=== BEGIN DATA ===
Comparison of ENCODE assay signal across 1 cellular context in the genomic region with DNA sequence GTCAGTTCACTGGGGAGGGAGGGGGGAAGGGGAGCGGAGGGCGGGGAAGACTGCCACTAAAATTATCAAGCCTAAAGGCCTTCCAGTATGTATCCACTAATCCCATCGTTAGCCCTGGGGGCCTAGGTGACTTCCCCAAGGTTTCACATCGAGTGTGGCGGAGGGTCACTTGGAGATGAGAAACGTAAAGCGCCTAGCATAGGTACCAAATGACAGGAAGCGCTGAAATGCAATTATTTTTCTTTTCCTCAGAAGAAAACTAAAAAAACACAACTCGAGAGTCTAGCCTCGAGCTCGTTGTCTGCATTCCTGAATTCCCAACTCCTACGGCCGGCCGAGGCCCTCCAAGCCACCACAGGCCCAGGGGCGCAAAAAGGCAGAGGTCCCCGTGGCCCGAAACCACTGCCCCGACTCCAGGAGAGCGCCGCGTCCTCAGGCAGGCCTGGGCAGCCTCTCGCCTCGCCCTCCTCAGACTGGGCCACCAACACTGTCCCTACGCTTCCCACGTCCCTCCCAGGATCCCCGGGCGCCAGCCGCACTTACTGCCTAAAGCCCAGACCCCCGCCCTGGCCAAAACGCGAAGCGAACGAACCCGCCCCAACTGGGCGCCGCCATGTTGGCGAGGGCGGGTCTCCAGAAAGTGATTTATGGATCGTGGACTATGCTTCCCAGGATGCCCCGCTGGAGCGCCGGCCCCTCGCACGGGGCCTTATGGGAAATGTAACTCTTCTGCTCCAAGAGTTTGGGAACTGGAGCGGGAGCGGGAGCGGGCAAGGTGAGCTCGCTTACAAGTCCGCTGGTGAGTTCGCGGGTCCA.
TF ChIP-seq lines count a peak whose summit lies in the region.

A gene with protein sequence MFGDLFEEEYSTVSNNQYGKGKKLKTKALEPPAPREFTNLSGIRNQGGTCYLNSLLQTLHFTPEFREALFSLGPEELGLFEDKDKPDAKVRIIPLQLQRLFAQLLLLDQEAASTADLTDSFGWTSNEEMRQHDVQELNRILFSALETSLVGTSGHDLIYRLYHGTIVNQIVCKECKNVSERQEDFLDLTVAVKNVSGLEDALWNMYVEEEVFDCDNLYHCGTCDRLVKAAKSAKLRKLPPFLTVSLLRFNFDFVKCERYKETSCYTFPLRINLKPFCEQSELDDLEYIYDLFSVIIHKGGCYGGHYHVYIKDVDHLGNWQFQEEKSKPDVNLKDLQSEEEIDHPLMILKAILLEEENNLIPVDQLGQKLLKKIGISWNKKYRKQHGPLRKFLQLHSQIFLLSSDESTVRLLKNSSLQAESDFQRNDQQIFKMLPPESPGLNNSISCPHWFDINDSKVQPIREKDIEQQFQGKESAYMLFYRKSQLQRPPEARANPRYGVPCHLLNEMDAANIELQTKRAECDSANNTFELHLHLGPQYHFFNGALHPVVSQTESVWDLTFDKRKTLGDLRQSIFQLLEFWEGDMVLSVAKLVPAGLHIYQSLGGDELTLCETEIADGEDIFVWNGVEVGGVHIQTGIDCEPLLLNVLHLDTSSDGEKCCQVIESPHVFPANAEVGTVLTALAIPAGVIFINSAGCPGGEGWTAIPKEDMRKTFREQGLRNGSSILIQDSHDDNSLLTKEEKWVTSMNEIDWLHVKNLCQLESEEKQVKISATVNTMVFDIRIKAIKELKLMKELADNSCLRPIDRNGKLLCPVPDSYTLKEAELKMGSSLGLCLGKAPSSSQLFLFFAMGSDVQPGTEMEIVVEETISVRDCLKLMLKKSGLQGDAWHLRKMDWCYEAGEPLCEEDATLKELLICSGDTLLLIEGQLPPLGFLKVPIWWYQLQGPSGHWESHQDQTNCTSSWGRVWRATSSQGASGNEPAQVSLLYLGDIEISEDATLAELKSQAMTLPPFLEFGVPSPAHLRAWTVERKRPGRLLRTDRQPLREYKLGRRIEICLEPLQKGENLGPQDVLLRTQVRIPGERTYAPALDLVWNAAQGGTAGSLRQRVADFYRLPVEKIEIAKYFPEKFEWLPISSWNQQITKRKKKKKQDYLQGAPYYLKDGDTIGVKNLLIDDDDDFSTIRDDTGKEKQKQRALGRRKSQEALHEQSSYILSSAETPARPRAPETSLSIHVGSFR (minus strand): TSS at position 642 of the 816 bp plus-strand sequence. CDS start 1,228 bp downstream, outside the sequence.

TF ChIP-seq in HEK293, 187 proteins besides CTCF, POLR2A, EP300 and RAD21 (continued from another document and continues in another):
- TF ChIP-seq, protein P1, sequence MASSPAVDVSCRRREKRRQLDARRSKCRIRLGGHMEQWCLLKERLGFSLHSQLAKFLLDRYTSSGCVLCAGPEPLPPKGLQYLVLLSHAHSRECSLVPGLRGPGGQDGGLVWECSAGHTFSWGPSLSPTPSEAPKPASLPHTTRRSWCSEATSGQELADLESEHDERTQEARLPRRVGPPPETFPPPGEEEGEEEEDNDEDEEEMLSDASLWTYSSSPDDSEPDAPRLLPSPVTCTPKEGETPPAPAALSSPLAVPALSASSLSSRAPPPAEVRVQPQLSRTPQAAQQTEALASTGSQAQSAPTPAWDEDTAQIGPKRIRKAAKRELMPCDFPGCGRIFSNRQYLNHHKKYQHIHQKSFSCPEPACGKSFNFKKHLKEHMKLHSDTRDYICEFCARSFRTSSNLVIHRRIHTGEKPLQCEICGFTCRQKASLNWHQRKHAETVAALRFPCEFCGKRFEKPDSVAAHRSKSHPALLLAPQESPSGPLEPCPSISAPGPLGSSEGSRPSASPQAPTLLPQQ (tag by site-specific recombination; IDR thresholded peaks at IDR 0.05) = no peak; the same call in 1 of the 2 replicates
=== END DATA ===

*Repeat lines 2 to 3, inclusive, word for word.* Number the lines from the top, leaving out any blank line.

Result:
TF ChIP-seq lines count a peak whose summit lies in the region.

A gene with protein sequence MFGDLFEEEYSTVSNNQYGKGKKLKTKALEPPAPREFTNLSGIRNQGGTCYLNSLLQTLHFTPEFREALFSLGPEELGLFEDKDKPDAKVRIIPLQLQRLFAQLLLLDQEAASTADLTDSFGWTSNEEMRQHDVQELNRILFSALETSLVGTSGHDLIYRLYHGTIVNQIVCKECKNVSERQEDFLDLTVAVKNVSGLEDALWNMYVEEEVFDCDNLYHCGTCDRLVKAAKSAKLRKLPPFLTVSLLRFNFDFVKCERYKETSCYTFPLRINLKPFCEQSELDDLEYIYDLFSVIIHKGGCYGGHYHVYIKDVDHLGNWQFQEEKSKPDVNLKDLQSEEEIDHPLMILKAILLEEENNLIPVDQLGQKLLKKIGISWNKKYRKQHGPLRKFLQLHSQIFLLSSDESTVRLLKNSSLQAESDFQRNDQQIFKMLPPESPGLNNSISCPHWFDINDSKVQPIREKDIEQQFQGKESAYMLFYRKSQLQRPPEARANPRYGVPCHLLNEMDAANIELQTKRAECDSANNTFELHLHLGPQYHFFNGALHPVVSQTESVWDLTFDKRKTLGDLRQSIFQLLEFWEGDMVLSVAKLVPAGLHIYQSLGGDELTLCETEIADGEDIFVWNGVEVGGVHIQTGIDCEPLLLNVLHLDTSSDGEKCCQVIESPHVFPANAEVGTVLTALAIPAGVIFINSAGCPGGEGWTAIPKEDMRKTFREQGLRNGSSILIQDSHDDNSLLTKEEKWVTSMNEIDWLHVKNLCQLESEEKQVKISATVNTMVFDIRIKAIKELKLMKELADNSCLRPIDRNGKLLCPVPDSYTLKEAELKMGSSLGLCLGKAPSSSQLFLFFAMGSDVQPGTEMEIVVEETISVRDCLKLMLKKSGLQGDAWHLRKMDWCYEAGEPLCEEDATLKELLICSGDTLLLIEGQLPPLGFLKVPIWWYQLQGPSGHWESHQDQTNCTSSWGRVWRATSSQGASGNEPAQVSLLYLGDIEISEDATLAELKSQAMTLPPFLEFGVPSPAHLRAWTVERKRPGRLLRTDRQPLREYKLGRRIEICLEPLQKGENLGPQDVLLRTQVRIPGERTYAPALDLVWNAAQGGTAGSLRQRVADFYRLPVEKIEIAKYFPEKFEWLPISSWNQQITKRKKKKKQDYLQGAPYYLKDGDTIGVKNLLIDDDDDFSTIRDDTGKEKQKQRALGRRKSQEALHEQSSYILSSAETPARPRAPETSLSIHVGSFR (minus strand): TSS at position 642 of the 816 bp plus-strand sequence. CDS start 1,228 bp downstream, outside the sequence.